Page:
Starkick caters for children who are unable to participate in mainstream sporting teams. An Australian first, Starkick All Abilities Football provides the pathway for special needs footballers to play AFL in their community. Parents and care givers can enjoy being part of a fully inclusive and accepting club. With modified training and equipment children with autism, cerebral palsy and vision impairment can play. The program provides leadership lessons to older players who act as mentors for Starkick participants, benefitting both sets of participants.
The ‘Positive Pathways to Safety for Women and Children’ program was established in 2013. The program provides holistic support services to women and families who have experienced, or are at risk of experiencing, family and domestic violence, mental health and homelessness. Positive Pathways is based on prevention, intervention, recovery and preparation with sustainable, long-term outcomes. The service recognises the need for an individualised and flexible approach for this target group.
TADWA provides specialised services to people with disabilities, older people and their carers by recognising and supporting their desire for independence. They achieve this by providing them with customised solutions that allow them to live happily and safely in their own home and community. During the financial year 2014-2015 TADWA provided 6,982 services to clients in WA.
TADWA’s service delivery model sees Occupational Therapists working alongside TADWA’s skilled technicians to assess, prescribe, design and produce a solution that suits clients’ individual requirements.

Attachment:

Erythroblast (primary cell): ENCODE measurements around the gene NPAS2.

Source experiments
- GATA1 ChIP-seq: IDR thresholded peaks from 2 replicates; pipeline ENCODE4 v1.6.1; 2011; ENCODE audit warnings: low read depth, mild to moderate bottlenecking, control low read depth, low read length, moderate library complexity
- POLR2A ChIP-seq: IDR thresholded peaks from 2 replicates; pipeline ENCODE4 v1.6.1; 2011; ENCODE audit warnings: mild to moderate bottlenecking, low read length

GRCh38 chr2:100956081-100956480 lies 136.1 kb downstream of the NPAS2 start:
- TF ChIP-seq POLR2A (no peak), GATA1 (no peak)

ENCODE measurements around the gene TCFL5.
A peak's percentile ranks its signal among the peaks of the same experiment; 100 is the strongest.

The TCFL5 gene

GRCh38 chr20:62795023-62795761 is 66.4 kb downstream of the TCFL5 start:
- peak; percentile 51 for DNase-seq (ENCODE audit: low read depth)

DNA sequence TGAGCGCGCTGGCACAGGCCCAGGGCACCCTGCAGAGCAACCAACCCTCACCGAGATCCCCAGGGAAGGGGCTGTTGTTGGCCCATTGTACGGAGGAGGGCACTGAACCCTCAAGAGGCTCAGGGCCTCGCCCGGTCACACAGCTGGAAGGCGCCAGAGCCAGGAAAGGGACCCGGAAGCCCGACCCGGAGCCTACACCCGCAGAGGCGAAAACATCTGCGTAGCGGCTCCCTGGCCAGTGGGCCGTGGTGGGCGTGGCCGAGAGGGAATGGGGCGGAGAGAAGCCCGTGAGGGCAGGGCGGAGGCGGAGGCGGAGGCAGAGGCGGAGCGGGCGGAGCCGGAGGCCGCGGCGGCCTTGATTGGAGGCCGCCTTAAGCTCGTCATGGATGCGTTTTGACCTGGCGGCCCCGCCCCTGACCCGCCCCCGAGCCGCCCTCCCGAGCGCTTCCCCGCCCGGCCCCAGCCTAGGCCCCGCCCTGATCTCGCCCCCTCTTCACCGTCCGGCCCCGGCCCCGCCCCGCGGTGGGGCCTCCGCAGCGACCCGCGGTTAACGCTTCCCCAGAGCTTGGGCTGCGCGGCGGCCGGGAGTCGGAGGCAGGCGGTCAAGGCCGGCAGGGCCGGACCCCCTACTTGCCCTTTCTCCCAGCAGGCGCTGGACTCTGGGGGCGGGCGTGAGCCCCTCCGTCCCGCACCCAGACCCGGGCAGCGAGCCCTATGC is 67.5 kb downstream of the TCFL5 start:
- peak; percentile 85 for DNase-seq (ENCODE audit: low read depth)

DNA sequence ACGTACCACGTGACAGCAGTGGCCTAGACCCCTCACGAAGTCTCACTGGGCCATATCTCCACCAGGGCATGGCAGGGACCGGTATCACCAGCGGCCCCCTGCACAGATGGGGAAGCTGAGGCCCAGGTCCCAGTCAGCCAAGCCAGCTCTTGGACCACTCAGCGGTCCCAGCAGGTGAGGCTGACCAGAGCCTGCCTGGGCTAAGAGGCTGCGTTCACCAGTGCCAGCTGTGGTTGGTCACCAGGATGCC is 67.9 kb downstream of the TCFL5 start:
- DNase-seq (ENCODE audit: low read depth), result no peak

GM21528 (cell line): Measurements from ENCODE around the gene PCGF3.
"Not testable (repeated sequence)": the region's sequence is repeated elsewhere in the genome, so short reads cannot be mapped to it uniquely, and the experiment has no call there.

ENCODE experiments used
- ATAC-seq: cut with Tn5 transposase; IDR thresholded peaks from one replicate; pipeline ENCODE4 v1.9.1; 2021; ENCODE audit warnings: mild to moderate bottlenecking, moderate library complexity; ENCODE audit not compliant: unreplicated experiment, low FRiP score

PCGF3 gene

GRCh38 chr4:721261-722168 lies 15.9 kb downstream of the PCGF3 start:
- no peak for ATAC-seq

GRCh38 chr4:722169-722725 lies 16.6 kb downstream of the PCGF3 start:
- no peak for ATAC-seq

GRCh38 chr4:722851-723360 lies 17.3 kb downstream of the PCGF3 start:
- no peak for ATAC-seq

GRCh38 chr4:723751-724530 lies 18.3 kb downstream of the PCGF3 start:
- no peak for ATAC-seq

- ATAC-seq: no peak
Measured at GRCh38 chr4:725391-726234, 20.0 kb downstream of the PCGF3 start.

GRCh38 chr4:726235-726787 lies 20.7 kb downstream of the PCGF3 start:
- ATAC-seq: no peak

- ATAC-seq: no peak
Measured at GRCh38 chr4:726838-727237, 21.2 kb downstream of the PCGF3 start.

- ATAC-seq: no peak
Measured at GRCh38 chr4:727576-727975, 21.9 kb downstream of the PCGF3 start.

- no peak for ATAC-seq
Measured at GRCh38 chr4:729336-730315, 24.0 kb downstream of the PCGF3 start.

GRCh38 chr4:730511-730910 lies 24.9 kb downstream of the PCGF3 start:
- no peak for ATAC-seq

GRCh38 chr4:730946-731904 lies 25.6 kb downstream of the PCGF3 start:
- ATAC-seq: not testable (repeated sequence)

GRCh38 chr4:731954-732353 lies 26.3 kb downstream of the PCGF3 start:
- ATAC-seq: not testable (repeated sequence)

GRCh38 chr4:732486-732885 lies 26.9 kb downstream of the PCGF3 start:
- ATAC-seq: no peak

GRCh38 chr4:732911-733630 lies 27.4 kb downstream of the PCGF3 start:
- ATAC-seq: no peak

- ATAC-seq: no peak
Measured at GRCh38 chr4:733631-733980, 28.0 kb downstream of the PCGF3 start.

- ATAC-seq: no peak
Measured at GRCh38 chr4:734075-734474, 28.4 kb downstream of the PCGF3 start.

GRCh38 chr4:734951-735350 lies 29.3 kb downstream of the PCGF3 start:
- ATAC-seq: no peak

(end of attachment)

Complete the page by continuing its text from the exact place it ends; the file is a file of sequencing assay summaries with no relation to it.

Mingle Mob is a street patrol outreach program in Port Hedland, which aims to reduce anti-social and criminal behaviour among young people. The Mingle Mob works with the police, the Department of Child Protection and Family Services and the wider community to share vital information, made possible by the rapport its staff has built with clients. The Mingle Mob program is dependent on engaging youth in case management and ensuring that youth workers are equipped with the tools to help young people.
DADDA’s Access All Arts program is an audio description service for blind and vision-impaired people. Access All Arts is the first to bring an extended program of audio description to live festivals and events in Perth. DADAA’s visual arts program has collectively held 24 exhibitions showing more than 1000 works from 400 aspirational artists in the 2014/15 financial year including children and Indigenous people.
This program is based on the principles of reconciliation. Visitors share Aboriginal culture, ways of working and stories, as well as the technical aspects of Aboriginal land management. This enables the non-Aboriginal visitors to understand and learn about Aboriginal culture and ways of working. Issues are discussed openly and visitors leave with a better understanding of the circumstance of contemporary Aboriginal people and the issues they face including ill health and lack of opportunity.
The Act to Connect workshops were developed in 2011 in response to the issue of loneliness and social isolation. The Steering group of City of Rockingham, Bethanie Inc. and CommunityWest collaborated to co-design the professional development workshop content. Workshops included; ‘Act to Connect Facilitating Community Connections’ targeting the support of general members of the community experiencing loneliness and social isolation; ‘Act to Connect People with Disability’ and ‘Act to Connect People for Mental Health’ focusing on supporting people from these specific cohorts. From these workshops the electronic resource ‘Act To Connect: The Guide to Connecting Your Community’, providing templates, marketing strategies, measurement tools and training was developed.
Project Stepping Stones (PSS) is a joint venture between Centacare Employment and Training,Police and Community Youth Centres and the Western Australian Department of Education. Project Stepping Stones is an intervention and engagement program that aims to keep ‘high at risk’ young people, aged between 15 and 18 who have disengaged from mainstream schooling off the streets, out of trouble and ultimately out of detention and the juvenile system. The focus is both educational and welfare-based and provides a holistic, inclusive and supportive learning community for young people